THE RAINBOW BOOK
her visitor's remark on their resemblance to each other, she replied touchily, "I suppose you've seen many girls called Rose, who were alike when born, but they differ enough later! It's the same with the rest."
The Gardeness pointed out to her the children with the names of Lily, Daisy, Sweet William, and others, all borne up by their especial flower; her own flower, the Gardenia; and the Marigold's Mary; and told her how in some flowers the children imbibe their tastes from their surroundings. Thus, as they strolled around, Monica heard that the Dandelion turns out too foppish a child: that amongst the wild oats the harum-scarum boys develop: that the Blue Cornflower babies remain true to their liking for farinaceous food: and in Love-lies-bleeding, little Cupids are born.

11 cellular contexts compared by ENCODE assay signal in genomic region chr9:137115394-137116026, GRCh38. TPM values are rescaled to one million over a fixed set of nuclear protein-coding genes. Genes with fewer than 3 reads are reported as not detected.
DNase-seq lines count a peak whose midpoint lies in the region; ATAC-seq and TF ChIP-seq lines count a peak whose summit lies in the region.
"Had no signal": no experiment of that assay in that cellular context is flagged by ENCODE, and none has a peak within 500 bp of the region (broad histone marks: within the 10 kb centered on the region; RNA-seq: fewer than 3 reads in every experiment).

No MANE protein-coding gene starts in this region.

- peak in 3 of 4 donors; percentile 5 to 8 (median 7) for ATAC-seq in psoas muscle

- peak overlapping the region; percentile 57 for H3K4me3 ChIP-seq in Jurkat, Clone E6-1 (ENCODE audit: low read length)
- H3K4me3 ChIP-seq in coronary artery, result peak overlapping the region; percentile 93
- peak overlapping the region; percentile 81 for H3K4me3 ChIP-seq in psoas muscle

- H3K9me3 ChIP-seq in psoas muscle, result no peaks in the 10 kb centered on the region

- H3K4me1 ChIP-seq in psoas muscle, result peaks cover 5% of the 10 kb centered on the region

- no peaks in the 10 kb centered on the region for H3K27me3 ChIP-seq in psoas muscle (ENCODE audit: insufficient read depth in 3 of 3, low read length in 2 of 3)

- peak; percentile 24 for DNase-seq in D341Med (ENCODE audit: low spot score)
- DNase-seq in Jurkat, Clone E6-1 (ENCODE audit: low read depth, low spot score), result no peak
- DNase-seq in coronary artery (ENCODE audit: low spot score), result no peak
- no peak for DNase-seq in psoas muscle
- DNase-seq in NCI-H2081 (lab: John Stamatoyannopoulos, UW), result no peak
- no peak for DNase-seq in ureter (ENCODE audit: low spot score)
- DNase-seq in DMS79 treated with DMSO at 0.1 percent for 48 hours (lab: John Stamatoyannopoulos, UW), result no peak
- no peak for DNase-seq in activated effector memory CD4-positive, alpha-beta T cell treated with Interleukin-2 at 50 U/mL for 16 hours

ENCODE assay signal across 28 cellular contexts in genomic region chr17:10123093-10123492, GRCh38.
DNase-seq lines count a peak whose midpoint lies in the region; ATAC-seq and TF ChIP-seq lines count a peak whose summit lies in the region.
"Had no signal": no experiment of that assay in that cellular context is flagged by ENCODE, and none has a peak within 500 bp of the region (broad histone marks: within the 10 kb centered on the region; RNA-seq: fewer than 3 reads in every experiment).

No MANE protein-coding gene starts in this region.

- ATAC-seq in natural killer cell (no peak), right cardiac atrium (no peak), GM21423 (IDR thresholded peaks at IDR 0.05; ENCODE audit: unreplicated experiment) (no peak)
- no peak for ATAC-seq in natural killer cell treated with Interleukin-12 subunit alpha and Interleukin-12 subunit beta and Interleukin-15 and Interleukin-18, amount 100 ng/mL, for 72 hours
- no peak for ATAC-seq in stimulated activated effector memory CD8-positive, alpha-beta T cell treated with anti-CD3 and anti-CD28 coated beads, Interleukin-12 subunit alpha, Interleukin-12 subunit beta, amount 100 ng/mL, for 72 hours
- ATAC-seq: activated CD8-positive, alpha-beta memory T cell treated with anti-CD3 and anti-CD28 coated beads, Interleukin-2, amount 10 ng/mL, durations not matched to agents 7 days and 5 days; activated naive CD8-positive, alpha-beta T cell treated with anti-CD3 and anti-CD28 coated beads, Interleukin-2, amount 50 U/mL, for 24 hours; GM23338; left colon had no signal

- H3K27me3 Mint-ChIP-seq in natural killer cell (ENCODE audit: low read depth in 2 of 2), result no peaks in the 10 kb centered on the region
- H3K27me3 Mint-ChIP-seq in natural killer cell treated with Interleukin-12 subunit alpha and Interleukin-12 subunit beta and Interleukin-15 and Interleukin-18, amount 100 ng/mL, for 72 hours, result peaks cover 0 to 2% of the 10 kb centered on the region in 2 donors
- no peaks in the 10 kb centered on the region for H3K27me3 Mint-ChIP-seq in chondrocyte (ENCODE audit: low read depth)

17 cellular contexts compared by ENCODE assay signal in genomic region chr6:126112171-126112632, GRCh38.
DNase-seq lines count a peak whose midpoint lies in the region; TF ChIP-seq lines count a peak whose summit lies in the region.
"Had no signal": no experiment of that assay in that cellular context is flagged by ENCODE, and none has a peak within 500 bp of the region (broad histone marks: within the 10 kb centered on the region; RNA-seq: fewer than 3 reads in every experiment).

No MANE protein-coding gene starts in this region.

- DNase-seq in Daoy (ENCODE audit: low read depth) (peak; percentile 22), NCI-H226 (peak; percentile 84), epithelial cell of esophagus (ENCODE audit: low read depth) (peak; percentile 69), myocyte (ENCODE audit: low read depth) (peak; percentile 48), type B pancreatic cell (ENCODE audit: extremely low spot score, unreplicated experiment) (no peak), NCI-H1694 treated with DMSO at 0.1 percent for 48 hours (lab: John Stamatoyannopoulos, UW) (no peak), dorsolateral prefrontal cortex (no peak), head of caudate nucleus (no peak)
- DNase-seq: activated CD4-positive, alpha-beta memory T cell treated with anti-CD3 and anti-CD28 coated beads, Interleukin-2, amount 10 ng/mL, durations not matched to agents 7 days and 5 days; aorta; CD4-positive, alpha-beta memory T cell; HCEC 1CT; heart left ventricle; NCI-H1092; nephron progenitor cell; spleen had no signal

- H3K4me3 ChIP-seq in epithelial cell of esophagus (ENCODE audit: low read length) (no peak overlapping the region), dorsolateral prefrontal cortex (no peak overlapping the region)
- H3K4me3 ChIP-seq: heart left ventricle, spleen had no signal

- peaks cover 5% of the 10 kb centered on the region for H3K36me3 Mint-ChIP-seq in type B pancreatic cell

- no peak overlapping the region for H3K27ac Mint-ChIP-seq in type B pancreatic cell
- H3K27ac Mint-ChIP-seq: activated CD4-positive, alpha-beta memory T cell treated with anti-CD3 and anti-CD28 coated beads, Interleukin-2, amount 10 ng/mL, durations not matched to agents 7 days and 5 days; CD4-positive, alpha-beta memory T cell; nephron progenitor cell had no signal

Monica went through the vegetable garden and saw the turnips, where the noses of the infants looked so funny. " They generally take a dislike to vegetables later on," explained the Gardeness ; "now those over there," pointing to a bed of 18-carrots, " are as good as gold. But we must not linger here. You shall have a peep at the orchard, and visit the Counting House; then you must be quick and make your choice."
In the orchard were only boy babies, some sweet-tempered, others sour. The Gardeness wouldn't